There is no greater heartbreak than that of losing a child. Children should outlive their parents, and when that doesn’t happen, entire worlds come crashing down, and all of a sudden, nothing is the same and grief settles in the hearts of the bereaved parents.
Amanda Saucedo, a single mom from Lorain, Ohio, is trying to raise awareness by sharing the story of how she lost her 30-day-old son Ben and how the feeling of whether she is the one to blame or not is destroying her life. She is giving out Benny Bears with her son’s short story attached to the parents of new-born babies.
Amanda, who once worked in the army, took her baby in her hands that night and brought him to her bed to feed him. She then put him to sleep next to her.
The following morning, she woke up to see that baby Ben wasn’t breathing and was surrounded by a pool of his own blood.
Unaware of what could have happened during the night, she quickly grabbed her son in her arms and called 911. The operator asked her multiple times whether she wanted to perform CPR on her little one, but Amanda was aware there was no point. She knew her baby was dead for hours.
Amanda was tested for alcohol and drug presence in her blood. There wasn’t any and she was eager to learn what could have happened to her son during the night.
“I only had one question for the coroner: ‘Did Ben suffer?'” the heartbroken mother said.
“‘Babies this small generally don’t suffer when they’re smothered,'” he answered.
“And that is the moment my whole life, my whole being, was consumed with guilt. I killed Ben?
“But I knew I didn’t lay or roll onto him. The coroner told us that by smother, he meant suffocation.
“Somehow after I fell asleep, Ben suffocated. I explained to him that there was nothing blocking Ben’s airway. How did this happen if his nose and mouth were not covered? I did not understand.
“While the detective was so kind about it, I felt like they were trying to find where I screwed up, as if I must have done something to put myself into an abnormally deep sleep. But there was nothing.
“I call this my hell day. It is the worst story to tell. And it never seems to get easier.”
Although there was no proof that Ben suffocated, his cause of death was recorded of positional ‘asphyxiation due to unsafe sleep conditions.’ This ruling filled Amanda with guilt even more.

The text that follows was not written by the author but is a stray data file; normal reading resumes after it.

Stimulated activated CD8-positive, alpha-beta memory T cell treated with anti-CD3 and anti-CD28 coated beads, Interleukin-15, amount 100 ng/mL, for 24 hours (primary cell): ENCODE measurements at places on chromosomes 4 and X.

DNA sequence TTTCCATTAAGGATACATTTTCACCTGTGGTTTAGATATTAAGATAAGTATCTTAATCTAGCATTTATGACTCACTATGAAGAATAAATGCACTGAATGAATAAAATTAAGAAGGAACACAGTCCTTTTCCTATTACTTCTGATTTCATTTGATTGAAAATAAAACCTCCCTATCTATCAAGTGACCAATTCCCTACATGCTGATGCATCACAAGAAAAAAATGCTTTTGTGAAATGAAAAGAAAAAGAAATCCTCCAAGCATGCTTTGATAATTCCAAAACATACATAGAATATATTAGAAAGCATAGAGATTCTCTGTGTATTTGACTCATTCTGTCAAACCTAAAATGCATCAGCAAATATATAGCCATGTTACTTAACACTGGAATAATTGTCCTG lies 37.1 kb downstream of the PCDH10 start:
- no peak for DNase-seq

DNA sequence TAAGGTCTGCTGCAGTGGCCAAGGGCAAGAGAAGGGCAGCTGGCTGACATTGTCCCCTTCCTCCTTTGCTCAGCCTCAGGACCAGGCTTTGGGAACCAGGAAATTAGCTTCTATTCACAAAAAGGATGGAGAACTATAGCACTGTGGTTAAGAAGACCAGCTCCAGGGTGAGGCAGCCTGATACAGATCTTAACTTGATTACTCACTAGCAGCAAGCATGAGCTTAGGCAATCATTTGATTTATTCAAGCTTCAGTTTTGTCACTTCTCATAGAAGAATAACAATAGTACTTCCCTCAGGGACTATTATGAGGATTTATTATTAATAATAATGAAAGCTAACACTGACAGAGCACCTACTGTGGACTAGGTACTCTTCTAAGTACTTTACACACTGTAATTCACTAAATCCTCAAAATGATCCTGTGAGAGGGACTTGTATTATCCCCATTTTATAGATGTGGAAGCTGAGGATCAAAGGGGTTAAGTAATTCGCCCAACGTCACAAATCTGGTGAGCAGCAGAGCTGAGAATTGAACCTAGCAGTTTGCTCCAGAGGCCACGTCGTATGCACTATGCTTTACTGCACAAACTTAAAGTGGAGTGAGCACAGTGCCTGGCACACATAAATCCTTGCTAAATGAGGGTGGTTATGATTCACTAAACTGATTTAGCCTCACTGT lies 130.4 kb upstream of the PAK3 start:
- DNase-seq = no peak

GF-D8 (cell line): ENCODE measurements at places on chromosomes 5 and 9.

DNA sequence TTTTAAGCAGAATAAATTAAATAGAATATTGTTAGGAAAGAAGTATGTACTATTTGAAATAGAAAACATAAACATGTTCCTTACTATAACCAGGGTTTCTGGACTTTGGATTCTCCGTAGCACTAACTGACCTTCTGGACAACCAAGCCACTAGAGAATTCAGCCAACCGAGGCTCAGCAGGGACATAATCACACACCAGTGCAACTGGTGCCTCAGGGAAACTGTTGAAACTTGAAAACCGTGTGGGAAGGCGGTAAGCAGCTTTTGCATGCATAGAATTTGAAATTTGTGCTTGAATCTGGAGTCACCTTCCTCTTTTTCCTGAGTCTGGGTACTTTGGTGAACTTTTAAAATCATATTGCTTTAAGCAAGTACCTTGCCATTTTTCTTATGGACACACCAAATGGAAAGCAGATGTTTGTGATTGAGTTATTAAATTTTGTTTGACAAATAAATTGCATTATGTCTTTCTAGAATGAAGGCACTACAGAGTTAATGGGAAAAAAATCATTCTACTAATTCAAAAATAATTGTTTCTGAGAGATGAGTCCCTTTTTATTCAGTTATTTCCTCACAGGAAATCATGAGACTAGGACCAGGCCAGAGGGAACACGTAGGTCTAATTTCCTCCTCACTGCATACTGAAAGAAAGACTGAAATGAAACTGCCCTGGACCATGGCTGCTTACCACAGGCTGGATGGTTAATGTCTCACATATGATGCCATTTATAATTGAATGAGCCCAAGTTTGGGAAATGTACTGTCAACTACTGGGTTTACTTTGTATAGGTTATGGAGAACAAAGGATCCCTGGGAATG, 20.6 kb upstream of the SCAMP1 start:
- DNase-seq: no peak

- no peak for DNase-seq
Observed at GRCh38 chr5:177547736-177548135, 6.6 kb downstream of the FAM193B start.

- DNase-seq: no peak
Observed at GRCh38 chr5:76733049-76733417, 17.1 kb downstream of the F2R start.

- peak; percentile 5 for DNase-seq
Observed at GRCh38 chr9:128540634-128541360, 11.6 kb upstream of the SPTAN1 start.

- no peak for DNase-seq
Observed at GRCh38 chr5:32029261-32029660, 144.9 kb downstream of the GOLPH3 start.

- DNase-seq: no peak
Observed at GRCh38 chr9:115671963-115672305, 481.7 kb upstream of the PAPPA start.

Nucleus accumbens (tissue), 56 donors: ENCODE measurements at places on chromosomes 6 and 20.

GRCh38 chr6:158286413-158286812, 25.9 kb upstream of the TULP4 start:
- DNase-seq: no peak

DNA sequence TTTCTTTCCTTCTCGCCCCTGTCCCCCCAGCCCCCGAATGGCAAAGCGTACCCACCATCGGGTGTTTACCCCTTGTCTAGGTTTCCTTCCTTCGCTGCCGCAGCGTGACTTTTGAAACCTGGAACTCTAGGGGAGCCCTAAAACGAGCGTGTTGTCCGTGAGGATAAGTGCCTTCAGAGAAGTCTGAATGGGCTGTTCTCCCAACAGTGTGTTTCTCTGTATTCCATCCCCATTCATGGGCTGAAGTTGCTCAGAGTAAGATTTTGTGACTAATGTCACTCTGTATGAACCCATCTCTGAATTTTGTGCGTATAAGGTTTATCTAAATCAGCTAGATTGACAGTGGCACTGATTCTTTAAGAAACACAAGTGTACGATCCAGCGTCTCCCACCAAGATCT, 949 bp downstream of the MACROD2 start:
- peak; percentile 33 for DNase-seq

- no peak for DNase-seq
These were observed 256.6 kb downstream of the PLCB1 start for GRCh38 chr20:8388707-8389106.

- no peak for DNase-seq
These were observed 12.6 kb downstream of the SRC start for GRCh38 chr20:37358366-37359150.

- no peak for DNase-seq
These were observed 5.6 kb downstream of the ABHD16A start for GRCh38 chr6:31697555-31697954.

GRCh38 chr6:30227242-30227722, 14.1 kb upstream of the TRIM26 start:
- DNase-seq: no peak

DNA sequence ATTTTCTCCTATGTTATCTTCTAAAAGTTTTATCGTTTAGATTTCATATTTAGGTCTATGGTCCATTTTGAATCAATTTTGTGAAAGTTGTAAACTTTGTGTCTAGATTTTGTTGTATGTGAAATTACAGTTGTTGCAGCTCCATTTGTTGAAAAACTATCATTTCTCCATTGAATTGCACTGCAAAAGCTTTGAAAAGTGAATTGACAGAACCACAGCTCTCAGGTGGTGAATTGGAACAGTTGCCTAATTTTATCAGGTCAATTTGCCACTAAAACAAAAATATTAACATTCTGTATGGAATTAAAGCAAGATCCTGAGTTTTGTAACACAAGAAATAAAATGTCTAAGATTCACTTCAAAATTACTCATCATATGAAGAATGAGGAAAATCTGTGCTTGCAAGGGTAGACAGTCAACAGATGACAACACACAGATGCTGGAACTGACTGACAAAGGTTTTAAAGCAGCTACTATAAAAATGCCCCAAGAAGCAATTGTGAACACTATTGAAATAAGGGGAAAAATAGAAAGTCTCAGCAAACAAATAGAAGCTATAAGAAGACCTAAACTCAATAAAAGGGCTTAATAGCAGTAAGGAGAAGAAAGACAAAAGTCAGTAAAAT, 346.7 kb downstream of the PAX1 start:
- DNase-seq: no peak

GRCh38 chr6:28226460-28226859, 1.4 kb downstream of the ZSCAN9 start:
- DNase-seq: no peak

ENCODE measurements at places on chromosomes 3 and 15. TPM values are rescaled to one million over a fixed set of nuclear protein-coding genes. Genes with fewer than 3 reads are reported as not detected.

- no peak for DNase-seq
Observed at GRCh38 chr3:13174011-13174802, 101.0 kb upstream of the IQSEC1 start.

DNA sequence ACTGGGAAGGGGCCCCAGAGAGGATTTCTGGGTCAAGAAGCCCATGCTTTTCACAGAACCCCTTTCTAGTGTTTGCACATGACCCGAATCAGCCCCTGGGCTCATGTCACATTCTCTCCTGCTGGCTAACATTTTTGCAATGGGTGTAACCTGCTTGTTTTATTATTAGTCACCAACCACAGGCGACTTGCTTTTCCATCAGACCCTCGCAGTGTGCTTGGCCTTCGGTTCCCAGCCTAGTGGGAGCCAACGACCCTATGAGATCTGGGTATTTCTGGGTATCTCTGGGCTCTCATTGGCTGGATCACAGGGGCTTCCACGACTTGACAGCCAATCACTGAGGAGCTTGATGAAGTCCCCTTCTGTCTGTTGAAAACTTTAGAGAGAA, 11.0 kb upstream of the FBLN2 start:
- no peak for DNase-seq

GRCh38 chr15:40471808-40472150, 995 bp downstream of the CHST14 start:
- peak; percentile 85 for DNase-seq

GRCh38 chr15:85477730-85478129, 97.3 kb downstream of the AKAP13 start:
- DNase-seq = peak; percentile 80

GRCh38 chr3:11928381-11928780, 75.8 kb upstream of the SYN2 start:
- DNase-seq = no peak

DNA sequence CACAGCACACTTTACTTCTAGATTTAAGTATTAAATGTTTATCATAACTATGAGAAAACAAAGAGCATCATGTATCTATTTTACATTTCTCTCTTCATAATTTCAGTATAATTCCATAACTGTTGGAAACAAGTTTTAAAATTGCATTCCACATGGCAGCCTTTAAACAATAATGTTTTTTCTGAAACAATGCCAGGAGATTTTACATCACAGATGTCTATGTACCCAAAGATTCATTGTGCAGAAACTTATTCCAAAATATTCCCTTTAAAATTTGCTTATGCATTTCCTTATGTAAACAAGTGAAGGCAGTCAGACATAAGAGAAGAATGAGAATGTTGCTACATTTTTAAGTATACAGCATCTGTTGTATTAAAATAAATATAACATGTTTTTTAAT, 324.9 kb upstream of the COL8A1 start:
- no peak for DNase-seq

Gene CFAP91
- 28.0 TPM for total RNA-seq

“Of course when things like this do happen, other people always want to jump to conclusions and make their own assumptions about what must have gone wrong.
“Bed sharing accidents only happen to people who have been drinking, on drugs, or obese, right?
“Surely, this parent or caregiver was not practising the safe sleep guidelines written by the almighty attachment parenting doctors.
“The rest of the world always wants to find a fault – any reason they can cling to to believe this would never happen to them.
“Healthy babies don’t just die, right? Sadly they do. Mine did.”
Ever since Ben’s passing, this mother’s life is divided into two periods, before her child died after her child died. She is now doing all in her power to teach parents of babies of Sudden Infant Death Syndrome and the potential dangers of sharing a bed with an infant.
“Science has proven time and time again that bed sharing absolutely does increase a baby’s risk of SIDS or SUID. Many people tell me that if their babies were to die for no reason in their sleep, they would want their child next to them, instead of alone. I would also have to disagree there. Never knowing if my baby would still be alive had he been sleeping alone is something I will take to the grave with me,” Amanda says.
“If Ben had died while I was practicing the ABC’s of safe sleep, I feel my life wouldn’t constantly be filled with doubt and guilt. Could his death have been prevented? I may never know. But I would not wish this feeling of guilt and never knowing the answer on anyone.”
Please help Amanda raising awareness by sharing her story with your family and friends on Facebook!
Love and Peace